Social Determinants of Stroke in the Elderly: Race, Place and SES

A PSC Brown Bag Seminar

Maria Glymour (Harvard School of Public Health, Department of Society, Human Development, and Health)

Monday, 03-14-2011.   ARCHIVED EVENT

Location: 6050 ISR Thompson St

Co-sponsored with the Survey Research Center

Stroke is the third leading cause of mortality in the US and a leading cause of major disability in adults. In this talk, I will review some evidence indicating that, although stroke is predominantly experienced by older adults, this outcome has roots in childhood. Childhood social disadvantage appears to induce a persistent elevation in stroke risk, although the mechanisms for these links are not well established. I will discuss the the puzzling evidence on stroke risk associated with birth in the southern US "stroke belt," as well as findings on childhood socioeconomic status. I posit that geographic patterns of stroke contribute to apparent racial disparities because of 20th century migration patterns. This possibility suggests important challenges in interpreting racial disparities in geographically localized studies.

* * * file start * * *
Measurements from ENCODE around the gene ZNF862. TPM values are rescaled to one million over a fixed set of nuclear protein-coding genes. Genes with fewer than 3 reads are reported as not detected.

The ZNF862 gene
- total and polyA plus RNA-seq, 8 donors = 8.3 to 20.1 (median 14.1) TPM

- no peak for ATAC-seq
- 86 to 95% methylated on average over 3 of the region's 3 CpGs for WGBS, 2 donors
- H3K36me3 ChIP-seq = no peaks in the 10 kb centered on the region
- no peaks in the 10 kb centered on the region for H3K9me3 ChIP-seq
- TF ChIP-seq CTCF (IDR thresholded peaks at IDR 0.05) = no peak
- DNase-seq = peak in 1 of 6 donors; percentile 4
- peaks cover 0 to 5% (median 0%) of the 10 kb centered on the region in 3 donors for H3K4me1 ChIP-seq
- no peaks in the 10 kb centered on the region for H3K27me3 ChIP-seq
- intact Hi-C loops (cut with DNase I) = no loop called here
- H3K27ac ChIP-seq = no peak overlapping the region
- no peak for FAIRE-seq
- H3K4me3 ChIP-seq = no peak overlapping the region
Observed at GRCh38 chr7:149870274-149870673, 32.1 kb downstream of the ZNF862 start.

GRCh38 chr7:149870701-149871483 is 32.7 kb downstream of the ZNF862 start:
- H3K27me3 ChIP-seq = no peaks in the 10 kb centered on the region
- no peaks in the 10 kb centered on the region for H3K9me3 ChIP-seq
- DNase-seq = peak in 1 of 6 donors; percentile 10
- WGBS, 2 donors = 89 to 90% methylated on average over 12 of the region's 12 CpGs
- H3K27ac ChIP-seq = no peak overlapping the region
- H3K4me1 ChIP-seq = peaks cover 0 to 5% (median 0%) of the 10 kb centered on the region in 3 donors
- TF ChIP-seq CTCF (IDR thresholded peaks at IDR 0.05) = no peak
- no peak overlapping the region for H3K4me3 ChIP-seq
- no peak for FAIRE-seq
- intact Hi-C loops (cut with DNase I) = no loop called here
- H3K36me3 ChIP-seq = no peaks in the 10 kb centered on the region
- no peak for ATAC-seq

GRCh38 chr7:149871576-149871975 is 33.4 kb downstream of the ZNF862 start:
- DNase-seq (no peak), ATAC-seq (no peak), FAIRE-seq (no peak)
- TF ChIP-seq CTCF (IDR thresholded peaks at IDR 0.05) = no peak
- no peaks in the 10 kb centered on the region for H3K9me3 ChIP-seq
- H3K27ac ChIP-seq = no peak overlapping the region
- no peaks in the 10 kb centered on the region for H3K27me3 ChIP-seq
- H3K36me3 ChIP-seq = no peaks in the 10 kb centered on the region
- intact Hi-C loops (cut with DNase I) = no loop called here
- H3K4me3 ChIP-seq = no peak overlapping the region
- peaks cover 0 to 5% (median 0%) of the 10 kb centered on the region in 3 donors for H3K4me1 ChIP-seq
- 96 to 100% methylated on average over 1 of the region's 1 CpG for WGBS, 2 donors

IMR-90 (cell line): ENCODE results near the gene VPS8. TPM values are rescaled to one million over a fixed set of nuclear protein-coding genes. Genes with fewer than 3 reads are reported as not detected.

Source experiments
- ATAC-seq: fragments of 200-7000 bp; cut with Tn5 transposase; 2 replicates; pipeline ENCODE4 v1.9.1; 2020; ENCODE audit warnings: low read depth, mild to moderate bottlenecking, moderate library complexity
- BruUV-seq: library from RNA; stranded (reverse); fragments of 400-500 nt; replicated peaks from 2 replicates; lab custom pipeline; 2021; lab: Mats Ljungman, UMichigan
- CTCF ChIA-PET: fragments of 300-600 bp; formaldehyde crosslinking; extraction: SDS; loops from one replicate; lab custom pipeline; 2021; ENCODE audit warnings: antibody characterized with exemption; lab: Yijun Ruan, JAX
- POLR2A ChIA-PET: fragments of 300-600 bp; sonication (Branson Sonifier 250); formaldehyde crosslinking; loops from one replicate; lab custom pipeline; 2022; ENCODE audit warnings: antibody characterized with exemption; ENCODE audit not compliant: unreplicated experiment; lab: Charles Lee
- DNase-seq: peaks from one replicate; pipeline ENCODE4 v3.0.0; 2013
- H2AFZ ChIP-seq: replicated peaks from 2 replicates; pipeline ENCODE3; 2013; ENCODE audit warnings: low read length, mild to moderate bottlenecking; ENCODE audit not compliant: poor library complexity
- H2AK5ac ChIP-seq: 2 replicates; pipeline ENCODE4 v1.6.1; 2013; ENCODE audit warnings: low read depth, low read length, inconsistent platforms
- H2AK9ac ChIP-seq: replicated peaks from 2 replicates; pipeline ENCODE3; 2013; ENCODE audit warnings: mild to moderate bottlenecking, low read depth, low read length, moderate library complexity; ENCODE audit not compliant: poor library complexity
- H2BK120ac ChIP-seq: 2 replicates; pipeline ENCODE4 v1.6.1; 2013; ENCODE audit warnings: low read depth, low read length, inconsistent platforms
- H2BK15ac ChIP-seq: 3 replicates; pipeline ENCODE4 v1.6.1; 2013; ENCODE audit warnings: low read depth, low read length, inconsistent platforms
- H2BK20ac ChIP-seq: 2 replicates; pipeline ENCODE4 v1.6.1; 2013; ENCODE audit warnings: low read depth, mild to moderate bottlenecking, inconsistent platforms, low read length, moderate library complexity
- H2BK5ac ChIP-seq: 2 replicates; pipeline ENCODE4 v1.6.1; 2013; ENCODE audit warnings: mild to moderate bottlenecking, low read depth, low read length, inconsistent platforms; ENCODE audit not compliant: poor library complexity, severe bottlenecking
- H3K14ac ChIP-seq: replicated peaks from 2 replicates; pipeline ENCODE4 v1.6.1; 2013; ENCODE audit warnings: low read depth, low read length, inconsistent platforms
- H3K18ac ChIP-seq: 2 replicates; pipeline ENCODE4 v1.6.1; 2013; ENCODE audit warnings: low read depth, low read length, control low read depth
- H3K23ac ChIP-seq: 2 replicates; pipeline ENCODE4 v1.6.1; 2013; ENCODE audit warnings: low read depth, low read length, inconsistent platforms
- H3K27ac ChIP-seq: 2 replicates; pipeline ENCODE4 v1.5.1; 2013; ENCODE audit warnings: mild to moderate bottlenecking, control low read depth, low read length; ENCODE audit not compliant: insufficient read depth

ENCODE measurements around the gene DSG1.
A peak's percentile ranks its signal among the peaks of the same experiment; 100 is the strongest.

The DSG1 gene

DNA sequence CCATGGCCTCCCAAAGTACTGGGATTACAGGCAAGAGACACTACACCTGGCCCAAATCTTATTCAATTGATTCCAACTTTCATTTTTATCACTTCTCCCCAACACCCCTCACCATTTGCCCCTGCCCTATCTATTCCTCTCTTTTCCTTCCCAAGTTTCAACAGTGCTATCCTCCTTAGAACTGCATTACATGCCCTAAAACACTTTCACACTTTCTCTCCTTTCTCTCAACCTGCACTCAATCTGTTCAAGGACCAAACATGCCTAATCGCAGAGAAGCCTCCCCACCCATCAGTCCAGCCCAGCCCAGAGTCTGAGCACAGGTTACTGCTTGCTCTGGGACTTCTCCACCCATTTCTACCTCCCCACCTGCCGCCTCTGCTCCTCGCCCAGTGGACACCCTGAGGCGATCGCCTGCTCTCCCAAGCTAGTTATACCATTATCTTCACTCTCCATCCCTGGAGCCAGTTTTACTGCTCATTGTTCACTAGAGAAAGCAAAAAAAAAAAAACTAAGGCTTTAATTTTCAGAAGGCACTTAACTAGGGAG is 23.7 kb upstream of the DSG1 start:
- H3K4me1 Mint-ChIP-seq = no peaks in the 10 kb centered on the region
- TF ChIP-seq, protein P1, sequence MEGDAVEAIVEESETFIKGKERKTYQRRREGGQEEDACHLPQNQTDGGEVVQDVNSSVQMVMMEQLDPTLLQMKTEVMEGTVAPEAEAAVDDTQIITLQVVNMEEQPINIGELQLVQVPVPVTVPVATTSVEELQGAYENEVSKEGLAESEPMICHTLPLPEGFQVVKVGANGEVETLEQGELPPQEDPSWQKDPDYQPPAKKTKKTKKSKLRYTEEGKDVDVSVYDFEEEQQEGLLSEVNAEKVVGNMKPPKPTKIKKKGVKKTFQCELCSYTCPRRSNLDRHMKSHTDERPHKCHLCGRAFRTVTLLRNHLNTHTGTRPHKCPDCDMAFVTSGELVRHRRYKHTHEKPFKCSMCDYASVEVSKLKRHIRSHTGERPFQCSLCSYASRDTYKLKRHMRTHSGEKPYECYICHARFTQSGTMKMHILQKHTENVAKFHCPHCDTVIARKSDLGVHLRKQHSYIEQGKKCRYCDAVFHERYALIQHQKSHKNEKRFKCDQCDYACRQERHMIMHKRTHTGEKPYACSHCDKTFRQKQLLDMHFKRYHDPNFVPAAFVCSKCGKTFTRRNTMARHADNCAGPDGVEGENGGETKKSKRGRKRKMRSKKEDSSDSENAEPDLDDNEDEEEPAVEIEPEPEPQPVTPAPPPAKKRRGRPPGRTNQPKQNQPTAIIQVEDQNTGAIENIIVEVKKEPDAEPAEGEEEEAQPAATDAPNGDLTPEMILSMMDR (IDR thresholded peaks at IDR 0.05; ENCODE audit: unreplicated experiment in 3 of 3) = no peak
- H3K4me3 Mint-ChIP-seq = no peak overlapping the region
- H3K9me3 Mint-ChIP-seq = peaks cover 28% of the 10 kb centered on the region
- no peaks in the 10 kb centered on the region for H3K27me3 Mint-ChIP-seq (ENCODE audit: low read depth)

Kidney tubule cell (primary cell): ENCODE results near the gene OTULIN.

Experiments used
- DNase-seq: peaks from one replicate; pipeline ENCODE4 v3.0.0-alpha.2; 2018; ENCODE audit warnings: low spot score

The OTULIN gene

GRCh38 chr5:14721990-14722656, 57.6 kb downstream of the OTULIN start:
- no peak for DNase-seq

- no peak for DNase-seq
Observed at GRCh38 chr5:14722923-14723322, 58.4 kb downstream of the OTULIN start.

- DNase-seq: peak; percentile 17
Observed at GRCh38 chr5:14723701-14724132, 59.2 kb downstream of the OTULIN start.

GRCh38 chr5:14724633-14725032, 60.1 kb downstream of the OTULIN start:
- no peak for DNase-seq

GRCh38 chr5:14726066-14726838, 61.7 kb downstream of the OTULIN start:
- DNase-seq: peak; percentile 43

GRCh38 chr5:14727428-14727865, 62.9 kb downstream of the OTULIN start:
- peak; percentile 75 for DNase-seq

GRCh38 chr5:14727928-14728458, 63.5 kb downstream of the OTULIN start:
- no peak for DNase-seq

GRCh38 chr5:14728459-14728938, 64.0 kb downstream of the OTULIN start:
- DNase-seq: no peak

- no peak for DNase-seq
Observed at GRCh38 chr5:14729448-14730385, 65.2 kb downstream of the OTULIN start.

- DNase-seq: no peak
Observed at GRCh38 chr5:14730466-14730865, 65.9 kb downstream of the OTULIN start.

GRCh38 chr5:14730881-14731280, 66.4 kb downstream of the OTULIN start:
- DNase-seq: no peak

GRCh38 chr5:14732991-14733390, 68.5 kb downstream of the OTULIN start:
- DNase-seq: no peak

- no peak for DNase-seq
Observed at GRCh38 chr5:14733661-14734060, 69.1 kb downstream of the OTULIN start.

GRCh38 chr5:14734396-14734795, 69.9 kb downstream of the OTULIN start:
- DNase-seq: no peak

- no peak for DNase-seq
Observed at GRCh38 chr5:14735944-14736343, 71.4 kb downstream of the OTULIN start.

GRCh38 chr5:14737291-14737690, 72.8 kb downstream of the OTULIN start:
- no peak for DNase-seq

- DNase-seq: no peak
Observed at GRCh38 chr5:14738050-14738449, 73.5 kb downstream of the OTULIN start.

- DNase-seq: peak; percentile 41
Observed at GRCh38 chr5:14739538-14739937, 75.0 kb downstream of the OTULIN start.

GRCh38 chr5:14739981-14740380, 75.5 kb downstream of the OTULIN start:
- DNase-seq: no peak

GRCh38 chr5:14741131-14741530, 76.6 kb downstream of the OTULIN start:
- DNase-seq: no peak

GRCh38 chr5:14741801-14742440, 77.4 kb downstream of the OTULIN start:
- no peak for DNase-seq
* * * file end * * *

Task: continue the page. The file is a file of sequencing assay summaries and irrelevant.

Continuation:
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[VIDEO]

PSC Brown Bag seminars highlight recent research in population studies and serve as a focal point for building our research community. PSC Brown Bag Archive.

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